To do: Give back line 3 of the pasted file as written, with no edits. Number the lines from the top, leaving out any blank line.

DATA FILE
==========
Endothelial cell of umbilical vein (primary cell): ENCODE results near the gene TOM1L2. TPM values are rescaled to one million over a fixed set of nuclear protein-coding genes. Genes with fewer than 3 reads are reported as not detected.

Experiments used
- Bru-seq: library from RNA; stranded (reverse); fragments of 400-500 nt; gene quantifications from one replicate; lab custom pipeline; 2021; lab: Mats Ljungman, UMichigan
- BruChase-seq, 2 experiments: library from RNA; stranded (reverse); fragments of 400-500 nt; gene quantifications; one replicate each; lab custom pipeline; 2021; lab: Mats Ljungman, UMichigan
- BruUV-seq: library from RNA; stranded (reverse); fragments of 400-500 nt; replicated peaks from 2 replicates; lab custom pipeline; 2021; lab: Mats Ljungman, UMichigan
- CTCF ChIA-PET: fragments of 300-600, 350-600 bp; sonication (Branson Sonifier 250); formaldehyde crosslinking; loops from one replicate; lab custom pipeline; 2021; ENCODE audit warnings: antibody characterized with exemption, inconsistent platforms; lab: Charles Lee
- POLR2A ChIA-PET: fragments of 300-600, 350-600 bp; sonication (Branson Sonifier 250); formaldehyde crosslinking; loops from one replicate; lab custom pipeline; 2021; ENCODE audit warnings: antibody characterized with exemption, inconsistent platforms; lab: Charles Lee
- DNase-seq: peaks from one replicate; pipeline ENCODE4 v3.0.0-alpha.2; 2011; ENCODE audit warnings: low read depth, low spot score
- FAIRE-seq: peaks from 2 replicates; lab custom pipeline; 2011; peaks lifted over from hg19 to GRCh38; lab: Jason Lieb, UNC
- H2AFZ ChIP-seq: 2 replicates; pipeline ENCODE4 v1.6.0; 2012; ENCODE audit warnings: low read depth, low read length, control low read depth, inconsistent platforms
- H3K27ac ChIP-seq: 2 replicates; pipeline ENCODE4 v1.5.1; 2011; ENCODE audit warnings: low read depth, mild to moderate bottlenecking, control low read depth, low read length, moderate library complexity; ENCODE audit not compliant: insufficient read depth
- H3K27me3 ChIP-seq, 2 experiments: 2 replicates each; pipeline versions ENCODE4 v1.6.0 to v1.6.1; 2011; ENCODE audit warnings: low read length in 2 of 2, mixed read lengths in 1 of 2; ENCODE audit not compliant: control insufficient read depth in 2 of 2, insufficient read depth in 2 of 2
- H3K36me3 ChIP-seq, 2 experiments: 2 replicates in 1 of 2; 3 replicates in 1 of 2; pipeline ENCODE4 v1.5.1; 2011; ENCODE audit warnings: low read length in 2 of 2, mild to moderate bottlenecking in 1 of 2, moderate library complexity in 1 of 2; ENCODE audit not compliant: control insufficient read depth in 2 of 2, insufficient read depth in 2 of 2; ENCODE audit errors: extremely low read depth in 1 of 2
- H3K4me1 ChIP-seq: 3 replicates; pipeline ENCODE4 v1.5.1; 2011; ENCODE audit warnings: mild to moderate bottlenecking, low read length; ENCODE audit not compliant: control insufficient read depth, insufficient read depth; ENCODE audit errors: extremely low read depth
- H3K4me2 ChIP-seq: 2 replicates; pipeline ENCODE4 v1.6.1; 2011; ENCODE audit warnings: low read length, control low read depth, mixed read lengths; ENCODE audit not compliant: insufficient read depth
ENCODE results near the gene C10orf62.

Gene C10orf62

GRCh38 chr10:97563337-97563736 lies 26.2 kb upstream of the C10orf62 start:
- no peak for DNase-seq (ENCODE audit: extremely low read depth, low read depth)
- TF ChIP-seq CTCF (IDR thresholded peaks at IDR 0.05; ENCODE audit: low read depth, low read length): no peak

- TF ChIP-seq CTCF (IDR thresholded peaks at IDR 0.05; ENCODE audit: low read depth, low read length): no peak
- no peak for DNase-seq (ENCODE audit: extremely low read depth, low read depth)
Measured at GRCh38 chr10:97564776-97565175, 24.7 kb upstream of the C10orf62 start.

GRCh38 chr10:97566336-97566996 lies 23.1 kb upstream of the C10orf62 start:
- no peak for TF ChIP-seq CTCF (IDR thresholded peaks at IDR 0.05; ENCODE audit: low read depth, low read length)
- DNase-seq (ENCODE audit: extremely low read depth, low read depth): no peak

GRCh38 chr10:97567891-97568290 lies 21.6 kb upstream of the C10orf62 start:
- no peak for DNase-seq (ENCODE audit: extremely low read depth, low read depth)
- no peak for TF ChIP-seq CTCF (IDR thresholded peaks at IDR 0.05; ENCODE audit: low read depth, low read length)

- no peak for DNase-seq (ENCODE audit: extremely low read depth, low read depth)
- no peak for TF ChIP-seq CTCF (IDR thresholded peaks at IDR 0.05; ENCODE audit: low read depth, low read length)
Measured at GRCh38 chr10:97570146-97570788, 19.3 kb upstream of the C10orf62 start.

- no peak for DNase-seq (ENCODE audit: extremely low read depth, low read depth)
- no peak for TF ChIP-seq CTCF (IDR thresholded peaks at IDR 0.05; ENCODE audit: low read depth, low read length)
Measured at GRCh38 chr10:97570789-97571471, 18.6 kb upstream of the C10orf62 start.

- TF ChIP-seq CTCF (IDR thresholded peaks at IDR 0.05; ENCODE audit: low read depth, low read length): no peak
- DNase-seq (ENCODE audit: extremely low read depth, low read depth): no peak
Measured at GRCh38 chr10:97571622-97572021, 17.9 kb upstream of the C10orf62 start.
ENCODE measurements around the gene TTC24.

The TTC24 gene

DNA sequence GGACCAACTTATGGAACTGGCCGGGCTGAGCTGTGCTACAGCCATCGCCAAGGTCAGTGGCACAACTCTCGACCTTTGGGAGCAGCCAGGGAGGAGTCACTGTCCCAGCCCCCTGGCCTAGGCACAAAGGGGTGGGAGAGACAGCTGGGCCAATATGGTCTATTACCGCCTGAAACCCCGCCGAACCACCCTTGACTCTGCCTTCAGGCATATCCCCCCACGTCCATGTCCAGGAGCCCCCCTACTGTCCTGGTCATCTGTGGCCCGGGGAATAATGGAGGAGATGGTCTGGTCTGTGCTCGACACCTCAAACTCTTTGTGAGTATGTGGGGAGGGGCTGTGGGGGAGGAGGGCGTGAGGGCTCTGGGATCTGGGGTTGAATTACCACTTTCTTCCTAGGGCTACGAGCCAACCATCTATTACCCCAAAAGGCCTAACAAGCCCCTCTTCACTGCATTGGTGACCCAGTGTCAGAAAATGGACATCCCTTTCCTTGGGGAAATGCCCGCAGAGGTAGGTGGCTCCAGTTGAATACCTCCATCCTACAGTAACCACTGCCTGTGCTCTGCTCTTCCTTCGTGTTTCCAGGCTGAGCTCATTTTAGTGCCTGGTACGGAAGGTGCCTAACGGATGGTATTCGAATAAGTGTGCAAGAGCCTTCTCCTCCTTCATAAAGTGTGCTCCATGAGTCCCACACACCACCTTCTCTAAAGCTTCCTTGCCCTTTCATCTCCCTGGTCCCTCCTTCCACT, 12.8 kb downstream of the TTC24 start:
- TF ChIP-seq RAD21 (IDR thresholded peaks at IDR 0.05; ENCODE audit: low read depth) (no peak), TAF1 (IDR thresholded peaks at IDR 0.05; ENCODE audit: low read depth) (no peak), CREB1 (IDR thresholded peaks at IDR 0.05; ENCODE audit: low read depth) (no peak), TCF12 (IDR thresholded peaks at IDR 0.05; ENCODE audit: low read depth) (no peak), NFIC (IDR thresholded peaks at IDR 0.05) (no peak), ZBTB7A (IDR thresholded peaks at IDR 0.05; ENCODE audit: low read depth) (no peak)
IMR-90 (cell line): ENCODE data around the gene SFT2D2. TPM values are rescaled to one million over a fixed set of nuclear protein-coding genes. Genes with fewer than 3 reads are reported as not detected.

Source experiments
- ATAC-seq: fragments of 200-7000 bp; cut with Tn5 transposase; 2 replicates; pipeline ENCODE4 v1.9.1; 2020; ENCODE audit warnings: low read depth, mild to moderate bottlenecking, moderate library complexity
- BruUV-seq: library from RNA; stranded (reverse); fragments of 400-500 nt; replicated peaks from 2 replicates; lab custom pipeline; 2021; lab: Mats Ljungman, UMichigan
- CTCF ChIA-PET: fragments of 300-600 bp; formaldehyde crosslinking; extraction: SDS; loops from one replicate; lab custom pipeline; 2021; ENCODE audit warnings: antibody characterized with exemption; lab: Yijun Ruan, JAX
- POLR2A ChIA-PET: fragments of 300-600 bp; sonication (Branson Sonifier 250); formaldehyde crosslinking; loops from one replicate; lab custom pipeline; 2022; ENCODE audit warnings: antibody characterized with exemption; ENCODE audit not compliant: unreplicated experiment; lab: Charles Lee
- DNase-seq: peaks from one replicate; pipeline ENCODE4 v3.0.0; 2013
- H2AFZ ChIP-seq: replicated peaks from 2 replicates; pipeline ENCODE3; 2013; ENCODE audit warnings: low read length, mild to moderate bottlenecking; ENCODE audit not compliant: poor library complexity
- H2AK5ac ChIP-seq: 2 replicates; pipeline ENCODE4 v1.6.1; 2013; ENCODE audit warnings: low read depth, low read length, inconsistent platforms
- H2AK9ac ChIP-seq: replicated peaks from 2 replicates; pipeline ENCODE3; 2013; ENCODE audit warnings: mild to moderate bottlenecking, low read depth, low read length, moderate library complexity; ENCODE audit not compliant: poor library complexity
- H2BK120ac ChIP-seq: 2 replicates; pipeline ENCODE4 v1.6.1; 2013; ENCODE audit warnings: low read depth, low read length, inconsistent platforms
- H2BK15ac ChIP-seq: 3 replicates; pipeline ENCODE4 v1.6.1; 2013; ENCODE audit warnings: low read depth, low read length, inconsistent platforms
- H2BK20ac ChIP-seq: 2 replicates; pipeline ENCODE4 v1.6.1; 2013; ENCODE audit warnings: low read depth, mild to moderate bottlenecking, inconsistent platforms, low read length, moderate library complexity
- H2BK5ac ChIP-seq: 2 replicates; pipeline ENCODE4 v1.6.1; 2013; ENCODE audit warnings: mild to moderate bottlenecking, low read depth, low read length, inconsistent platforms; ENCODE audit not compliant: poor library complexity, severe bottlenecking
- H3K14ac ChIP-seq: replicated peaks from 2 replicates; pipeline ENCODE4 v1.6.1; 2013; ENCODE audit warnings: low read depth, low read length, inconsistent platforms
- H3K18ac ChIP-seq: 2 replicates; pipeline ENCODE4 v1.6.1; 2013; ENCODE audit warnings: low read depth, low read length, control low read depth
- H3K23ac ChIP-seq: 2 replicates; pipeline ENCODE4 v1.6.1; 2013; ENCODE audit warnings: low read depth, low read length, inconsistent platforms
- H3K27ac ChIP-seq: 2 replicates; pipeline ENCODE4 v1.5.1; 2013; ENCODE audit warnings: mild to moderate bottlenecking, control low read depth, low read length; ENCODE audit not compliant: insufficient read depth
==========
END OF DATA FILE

- Bru-seq: library from RNA; stranded (reverse); fragments of 400-500 nt; gene quantifications from one replicate; lab custom pipeline; 2021; lab: Mats Ljungman, UMichigan